Long the staple of Mexican restaurants, the Margarita has become synonymous with Mexican food and culture. However, as with many things in our modern culture, this may have more to do with clever marketing than any actual history.
While the origins of the Margarita disputed (including which side of the border it originated), it seems that its origins can be traced to another cocktail called the Daisy. Popular in the late 19th century, the Daisy consists of mixture of brandy, fresh citrus juice and a fruit liqueur. The prohibition of alcohol in the United States during the early 20th century caused people to seek alcohol over the boarder and led to the introduction of tequila into the American palates and cocktail glasses. Eventually, tequila replaced brandy in the Daisy cocktail and the Margarita was born (Margarita is the Spanish word for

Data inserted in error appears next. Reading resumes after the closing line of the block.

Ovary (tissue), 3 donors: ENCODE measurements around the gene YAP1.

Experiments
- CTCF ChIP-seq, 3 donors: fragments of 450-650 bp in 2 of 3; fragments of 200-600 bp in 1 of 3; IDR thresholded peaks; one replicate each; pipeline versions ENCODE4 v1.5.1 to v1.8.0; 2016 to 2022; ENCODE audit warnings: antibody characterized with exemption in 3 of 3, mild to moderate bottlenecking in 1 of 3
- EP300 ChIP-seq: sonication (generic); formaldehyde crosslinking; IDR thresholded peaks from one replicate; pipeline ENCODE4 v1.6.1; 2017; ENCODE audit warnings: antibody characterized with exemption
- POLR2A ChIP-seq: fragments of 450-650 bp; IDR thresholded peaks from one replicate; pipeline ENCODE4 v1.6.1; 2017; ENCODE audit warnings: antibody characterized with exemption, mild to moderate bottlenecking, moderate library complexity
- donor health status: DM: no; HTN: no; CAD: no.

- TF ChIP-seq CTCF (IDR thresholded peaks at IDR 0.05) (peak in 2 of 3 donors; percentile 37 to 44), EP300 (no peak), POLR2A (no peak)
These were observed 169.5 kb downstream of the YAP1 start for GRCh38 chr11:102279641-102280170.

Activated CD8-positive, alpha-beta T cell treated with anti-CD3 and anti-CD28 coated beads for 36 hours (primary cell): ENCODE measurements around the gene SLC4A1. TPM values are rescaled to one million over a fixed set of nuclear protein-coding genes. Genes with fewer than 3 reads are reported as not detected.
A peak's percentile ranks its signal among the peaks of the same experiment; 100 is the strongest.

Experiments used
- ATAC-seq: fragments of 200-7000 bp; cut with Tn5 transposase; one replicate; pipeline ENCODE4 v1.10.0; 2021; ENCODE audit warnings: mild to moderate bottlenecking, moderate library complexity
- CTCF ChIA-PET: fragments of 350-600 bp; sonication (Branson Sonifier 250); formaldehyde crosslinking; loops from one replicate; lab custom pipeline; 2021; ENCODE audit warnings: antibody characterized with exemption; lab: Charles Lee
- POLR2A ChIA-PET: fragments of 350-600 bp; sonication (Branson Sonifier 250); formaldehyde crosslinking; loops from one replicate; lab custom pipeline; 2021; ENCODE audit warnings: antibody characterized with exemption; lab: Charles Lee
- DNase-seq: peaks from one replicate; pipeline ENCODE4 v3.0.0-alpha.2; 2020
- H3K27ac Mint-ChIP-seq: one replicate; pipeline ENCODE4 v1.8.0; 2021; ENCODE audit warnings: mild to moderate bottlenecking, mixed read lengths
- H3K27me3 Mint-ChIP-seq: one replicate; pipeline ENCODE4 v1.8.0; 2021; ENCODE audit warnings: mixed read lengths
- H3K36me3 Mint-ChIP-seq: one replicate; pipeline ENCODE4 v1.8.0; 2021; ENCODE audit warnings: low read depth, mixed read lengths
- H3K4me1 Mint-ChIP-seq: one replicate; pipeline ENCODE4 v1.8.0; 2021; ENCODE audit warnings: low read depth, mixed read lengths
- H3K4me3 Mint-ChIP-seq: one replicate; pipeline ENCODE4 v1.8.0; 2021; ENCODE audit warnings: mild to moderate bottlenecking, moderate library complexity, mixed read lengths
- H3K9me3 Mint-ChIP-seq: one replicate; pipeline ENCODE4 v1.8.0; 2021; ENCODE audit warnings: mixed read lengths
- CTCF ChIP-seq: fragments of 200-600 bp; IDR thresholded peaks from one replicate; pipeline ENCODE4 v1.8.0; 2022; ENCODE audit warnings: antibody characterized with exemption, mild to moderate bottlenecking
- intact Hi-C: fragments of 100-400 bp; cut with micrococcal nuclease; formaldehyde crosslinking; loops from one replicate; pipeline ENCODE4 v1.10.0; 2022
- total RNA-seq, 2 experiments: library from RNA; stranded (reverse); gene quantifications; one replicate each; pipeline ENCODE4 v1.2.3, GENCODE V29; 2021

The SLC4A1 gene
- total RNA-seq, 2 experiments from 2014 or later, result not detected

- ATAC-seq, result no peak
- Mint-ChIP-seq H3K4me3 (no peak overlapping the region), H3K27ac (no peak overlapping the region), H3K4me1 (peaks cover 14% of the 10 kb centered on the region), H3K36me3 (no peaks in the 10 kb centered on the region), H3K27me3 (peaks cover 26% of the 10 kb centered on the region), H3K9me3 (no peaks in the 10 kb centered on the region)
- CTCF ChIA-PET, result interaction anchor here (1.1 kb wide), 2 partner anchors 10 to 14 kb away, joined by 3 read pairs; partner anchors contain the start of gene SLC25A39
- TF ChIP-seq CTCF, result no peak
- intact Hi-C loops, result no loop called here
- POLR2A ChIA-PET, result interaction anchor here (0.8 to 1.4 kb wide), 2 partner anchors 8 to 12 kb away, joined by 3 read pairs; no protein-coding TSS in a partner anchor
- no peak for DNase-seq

While modern margaritas can come in all sizes and colors, the official recipe according to the International Bartenders Association (IBA) should consist of a ratio of 10:4:3 or 100% agave tequila, Cointreau, and lime juice, shaken and strained into a chilled, salt-rimmed
cocktail glass. The Margarita can also be served on the rocks or straight up, however we recommend shaking cocktails with fruit juices to get proper emulsion. Feel free to give it a shot yourself.
And if you should prefer to drink the frozen slush that is also called a "Margarita", that's fine too, no judgment. :-)